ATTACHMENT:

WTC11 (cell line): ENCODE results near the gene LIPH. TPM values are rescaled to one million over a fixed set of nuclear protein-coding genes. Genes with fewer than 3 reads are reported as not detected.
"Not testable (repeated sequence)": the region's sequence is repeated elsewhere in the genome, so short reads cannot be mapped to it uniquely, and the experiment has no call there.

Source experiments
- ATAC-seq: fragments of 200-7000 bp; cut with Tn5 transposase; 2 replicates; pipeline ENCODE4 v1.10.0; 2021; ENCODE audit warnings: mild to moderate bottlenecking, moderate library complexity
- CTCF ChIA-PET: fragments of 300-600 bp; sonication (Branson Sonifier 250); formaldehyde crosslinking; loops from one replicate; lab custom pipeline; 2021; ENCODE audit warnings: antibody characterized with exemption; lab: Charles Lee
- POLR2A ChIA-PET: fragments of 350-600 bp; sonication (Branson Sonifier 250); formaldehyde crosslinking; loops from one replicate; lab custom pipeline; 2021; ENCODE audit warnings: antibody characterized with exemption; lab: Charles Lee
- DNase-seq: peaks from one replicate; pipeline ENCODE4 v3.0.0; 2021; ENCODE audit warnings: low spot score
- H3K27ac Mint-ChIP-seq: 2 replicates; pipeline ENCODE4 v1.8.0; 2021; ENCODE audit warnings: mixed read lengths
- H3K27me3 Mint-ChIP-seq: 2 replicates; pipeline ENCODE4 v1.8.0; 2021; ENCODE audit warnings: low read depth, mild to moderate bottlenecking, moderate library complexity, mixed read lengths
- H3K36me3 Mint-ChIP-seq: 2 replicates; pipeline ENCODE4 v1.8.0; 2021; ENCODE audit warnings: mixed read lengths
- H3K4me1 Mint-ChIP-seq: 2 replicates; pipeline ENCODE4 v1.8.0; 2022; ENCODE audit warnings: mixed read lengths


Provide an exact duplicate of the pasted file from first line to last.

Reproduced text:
WTC11 (cell line): ENCODE results near the gene LIPH. TPM values are rescaled to one million over a fixed set of nuclear protein-coding genes. Genes with fewer than 3 reads are reported as not detected.
"Not testable (repeated sequence)": the region's sequence is repeated elsewhere in the genome, so short reads cannot be mapped to it uniquely, and the experiment has no call there.

Source experiments
- ATAC-seq: fragments of 200-7000 bp; cut with Tn5 transposase; 2 replicates; pipeline ENCODE4 v1.10.0; 2021; ENCODE audit warnings: mild to moderate bottlenecking, moderate library complexity
- CTCF ChIA-PET: fragments of 300-600 bp; sonication (Branson Sonifier 250); formaldehyde crosslinking; loops from one replicate; lab custom pipeline; 2021; ENCODE audit warnings: antibody characterized with exemption; lab: Charles Lee
- POLR2A ChIA-PET: fragments of 350-600 bp; sonication (Branson Sonifier 250); formaldehyde crosslinking; loops from one replicate; lab custom pipeline; 2021; ENCODE audit warnings: antibody characterized with exemption; lab: Charles Lee
- DNase-seq: peaks from one replicate; pipeline ENCODE4 v3.0.0; 2021; ENCODE audit warnings: low spot score
- H3K27ac Mint-ChIP-seq: 2 replicates; pipeline ENCODE4 v1.8.0; 2021; ENCODE audit warnings: mixed read lengths
- H3K27me3 Mint-ChIP-seq: 2 replicates; pipeline ENCODE4 v1.8.0; 2021; ENCODE audit warnings: low read depth, mild to moderate bottlenecking, moderate library complexity, mixed read lengths
- H3K36me3 Mint-ChIP-seq: 2 replicates; pipeline ENCODE4 v1.8.0; 2021; ENCODE audit warnings: mixed read lengths
- H3K4me1 Mint-ChIP-seq: 2 replicates; pipeline ENCODE4 v1.8.0; 2022; ENCODE audit warnings: mixed read lengths